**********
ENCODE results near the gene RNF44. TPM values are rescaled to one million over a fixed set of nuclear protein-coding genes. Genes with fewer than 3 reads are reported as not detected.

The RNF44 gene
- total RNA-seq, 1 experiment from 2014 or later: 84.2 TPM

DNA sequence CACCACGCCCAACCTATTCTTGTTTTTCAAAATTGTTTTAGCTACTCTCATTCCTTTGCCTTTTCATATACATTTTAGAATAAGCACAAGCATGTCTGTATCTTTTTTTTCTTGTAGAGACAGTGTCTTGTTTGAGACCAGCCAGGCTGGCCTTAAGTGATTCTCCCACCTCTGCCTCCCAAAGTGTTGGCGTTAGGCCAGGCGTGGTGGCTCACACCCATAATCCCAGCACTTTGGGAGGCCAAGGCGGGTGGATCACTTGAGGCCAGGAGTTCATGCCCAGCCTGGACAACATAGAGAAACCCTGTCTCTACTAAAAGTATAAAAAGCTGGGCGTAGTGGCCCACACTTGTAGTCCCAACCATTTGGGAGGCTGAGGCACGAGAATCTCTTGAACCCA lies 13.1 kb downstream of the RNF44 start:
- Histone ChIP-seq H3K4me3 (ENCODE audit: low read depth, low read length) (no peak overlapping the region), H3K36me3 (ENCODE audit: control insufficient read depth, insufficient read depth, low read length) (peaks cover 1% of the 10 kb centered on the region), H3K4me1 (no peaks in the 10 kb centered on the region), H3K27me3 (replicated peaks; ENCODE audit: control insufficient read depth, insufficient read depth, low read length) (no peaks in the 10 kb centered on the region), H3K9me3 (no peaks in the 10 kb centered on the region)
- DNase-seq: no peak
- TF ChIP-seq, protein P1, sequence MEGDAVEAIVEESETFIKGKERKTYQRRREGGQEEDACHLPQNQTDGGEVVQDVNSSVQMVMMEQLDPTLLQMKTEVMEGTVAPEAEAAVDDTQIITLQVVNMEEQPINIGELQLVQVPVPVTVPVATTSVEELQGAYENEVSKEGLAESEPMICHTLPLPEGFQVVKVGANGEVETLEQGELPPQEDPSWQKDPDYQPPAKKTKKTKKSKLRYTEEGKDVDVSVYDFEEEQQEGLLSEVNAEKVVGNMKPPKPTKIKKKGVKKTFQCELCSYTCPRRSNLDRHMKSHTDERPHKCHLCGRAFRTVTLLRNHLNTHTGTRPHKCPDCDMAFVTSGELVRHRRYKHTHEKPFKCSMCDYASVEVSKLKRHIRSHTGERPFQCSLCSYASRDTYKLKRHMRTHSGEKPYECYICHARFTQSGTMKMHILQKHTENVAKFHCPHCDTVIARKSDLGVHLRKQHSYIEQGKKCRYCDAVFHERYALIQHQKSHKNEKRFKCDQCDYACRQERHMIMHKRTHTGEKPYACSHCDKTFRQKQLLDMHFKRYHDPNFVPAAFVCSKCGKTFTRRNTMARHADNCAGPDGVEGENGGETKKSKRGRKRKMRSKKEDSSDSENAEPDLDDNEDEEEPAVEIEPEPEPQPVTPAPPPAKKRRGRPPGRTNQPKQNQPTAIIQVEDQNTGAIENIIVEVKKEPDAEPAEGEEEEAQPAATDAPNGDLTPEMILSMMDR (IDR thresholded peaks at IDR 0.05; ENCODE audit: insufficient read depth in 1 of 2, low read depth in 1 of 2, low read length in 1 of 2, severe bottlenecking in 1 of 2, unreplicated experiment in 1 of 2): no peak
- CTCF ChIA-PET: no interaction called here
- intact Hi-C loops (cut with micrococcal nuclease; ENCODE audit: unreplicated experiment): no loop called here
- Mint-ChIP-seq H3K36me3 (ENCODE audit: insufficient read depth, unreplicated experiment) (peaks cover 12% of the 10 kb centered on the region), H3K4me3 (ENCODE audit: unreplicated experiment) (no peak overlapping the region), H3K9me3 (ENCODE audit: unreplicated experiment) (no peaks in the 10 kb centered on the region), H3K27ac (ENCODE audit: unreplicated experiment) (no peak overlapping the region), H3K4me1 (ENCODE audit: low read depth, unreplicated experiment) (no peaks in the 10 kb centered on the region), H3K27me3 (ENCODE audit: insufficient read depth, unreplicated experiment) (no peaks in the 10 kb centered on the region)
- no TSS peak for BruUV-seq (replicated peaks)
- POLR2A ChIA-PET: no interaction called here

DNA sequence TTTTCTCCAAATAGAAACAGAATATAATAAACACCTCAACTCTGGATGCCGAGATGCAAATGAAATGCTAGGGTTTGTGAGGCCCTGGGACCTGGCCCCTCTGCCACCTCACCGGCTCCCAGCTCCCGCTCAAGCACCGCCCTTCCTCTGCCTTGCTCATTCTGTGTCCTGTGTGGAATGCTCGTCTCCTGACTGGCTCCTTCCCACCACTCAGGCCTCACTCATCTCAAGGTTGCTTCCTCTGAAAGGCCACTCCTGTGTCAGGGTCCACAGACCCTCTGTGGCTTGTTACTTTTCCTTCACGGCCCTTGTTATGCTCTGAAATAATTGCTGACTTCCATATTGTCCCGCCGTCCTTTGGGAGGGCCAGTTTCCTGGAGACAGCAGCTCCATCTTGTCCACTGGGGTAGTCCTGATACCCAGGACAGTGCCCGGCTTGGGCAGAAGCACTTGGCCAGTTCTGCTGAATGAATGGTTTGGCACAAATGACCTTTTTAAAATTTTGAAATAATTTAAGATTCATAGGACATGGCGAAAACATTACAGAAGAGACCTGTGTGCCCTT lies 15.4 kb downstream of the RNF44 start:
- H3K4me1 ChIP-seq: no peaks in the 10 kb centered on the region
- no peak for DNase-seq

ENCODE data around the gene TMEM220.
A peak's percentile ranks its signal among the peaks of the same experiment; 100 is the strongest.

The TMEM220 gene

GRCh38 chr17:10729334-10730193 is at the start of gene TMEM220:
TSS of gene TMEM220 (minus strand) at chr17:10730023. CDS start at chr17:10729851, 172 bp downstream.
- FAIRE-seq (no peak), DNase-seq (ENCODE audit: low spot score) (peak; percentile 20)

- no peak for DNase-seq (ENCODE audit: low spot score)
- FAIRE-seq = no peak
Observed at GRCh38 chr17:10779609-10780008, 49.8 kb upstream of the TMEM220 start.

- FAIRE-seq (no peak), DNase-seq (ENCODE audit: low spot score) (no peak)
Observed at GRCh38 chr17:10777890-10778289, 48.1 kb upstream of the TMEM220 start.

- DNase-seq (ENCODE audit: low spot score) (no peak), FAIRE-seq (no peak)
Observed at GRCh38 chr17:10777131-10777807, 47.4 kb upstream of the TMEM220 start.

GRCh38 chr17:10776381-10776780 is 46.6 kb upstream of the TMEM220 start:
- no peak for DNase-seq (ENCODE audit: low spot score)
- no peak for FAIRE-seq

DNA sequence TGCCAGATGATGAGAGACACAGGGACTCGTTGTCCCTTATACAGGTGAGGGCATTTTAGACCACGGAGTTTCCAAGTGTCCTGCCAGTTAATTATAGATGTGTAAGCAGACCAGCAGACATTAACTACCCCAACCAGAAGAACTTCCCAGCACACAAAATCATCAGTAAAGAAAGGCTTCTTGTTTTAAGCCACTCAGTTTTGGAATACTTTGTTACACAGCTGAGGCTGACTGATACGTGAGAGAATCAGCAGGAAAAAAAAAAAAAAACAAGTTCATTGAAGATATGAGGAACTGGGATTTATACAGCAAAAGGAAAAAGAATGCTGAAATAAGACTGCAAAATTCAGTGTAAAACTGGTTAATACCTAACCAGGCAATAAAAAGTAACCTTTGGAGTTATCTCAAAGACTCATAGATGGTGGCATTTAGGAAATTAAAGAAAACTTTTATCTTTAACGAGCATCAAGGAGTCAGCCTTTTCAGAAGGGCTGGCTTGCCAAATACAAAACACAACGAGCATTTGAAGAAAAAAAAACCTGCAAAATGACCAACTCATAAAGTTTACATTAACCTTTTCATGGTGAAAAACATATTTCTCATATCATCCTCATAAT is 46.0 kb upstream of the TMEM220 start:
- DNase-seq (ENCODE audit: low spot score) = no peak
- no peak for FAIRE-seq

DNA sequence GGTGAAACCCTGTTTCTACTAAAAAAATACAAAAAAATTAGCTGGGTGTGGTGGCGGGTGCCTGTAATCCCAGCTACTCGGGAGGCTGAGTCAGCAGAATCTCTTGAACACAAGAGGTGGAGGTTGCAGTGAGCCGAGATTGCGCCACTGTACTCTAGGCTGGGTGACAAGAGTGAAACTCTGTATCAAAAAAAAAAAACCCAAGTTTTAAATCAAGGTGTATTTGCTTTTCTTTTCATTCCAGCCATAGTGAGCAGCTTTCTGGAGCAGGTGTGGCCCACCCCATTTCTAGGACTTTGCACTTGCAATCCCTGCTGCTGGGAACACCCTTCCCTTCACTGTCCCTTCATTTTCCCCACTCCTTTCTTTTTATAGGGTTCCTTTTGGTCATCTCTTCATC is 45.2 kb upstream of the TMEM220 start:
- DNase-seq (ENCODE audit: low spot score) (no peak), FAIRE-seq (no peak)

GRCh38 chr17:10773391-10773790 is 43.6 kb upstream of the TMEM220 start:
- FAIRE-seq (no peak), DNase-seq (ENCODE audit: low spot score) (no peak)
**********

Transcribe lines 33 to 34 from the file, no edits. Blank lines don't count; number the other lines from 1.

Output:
- DNase-seq (ENCODE audit: low spot score) = no peak
- no peak for FAIRE-seq